Mentors, especially when they are in teaching mode, will often ask questions of their mentees for educational purposes. Such questions can catalyze in the mentee thinking about a subject the mentor wants him/her to more deeply understand. Such questions are obviously important in a teaching context but we will be addressing the value of questions for really getting to know the other, especially of their story, their narrative that ties together the key moments or phases of their past.
Three Kinds of Questions
1. Closed Questions
Essence of a closed question is that it can be answered with a simple “yes” or “no.”
There is nothing inherently wrong with closed questions. They are useful when targeted information is needed. For example, nurses have got to understand a patient’s health history exactly and so they will often ask a series of closed questions: Have you had diabetes? Have any relatives had cancer? Are you allergic to any drugs?
For mentors, seeking to know their mentees, there are times when closed questions are right and proper. For example: “Have you been baptized? Confirmed? Do you go to Mass on Sundays? Have you been a Catholic all of your life?
Closed questions can also be used to clarify a person’s comments. For example, the mentee might be discussing about how much time she has spent reading catechetical material and the mentor asks: “You have read the Catechism of the Catholic Church then?
The problem with closed questions, from the standpoint, of getting to know the mentee is as follows: seldom reveal the contours and trajectory of a person’s story.
- They center on fulfilling the question askers desire for particular information but do not result in drawing out the narrative arc of a person’s life, the plot lines.
- They result in information about the person, but not a depth of interior life.
- Question asker is in control with such questions, not the one responding. The parameters are tight. Basically, just “yes” or “no.” As such the questions do not provide a context for the respondent to truly open up.
2. Leading Questions
These are questions that suggest or prompt an answer. They are more open ended than closed questions but with them question askers steer the response in directions they believe are valuable or provide a set of answers they believe are correct.
Often leading questions are framed up on the heels of statements the question asker makes about his/her own preferences that suggest the “correct” answer.
“Isn’t the music at Mass wonderful?!”
“I feel such a change of mood in the country after the election, don’t you?”
“F. Scott Fitzgerald’s novel, The Great Gatsby, portrays such a moral wasteland. I would not let my younger kids read it. Would you?”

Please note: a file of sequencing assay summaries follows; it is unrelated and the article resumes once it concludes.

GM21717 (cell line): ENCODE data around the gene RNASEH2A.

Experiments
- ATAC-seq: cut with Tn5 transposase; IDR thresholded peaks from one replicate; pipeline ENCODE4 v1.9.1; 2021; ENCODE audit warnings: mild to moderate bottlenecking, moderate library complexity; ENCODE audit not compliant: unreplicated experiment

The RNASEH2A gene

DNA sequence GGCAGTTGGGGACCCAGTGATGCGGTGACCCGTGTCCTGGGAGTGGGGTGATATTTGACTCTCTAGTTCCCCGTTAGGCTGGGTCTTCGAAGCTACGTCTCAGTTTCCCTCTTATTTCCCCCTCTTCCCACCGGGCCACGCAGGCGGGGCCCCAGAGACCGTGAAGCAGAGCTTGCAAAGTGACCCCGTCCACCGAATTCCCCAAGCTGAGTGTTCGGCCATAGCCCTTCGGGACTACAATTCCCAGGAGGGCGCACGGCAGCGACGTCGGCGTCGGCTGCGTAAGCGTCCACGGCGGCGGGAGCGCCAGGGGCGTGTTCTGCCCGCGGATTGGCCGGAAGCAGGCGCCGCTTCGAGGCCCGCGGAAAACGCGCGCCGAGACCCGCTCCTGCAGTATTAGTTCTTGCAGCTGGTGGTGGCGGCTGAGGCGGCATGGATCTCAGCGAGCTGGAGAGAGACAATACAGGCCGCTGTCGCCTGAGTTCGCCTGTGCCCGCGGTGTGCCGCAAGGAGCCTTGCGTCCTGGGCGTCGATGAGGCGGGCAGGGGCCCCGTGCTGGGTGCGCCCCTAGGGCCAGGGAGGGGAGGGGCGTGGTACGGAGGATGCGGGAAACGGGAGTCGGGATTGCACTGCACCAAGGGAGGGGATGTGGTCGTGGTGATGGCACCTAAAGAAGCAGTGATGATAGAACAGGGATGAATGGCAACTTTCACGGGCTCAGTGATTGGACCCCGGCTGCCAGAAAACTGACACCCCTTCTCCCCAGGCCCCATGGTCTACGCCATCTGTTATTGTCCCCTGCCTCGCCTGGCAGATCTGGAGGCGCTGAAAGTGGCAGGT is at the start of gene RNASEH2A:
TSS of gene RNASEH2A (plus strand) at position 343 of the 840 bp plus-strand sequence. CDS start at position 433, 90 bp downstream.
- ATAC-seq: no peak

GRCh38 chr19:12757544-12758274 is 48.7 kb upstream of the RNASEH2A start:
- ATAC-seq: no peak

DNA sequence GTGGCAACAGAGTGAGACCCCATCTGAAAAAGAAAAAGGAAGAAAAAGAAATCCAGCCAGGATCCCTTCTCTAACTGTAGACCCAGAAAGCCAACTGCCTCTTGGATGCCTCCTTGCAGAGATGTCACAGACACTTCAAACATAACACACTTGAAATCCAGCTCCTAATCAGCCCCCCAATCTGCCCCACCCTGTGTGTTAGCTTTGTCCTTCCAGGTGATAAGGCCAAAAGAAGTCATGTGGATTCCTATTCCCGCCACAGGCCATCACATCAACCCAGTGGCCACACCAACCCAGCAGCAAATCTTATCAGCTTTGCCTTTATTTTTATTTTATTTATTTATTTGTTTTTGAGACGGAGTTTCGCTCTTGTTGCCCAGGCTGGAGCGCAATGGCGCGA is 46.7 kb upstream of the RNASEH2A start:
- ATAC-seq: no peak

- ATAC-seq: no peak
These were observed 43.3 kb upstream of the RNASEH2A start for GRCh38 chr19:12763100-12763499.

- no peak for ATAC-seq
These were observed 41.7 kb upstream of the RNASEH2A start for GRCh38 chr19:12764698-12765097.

Leading questions are also often framed up as options:
“Are you a fan of country music, hard rock, soft rock or classical?”
Journalists do this very frequently frame up options during their interviews:
Interview with a soldier who wrote a memoir about his experiences during the war in Iraq: “Was your decision to enlist as a young man more from a sense of patriotism or more from a sort of boyish desire for adventure?”
These kinds of questions are a serious pet peeve of mine because the answer could be both or neither! It could be that the young man was told by God to go. Could be that he needed the money!
Now, there is a time and a place for leading questions if they are offered with sincere respect for the person, a desire for their good. Parents often need to ask leading questions to guide effectively their children, for example.
But the problem with leading questions is that they reflect the mind and opinions of the question asker and often do not succeed in authentically drawing out the respondent’s own mind, belief, opinions, feelings.
3. Open-ended questions
These are questions that encourage a full, meaningful answer using the subject’s own knowledge and/or feelings.
“Tell me about yourself.” “What is your background?” “Why did you come here?”
Such questions invite a depth of response. They do not interject the question asker’s own beliefs or opinions into the answer. They don’t frame up options for the respondent to choose from.
Now, open-ended questions that are without context can be too broad at times and thus confusing. For example, a question that comes from Dr. Vincent Hendricks, a professor of logic, to illustrate this point: “what is the world’s most important doctrine?” Doctrine about what? Political, religious, economic? Such a question is too open ended.
So, the best kind of open-ended questions do provide context, a basic orientation. In this sense they do lead, but in a way that invites the person to authentically share. They lay the table of a topic minimally but for the sake of drawing out full response from the other about that topic.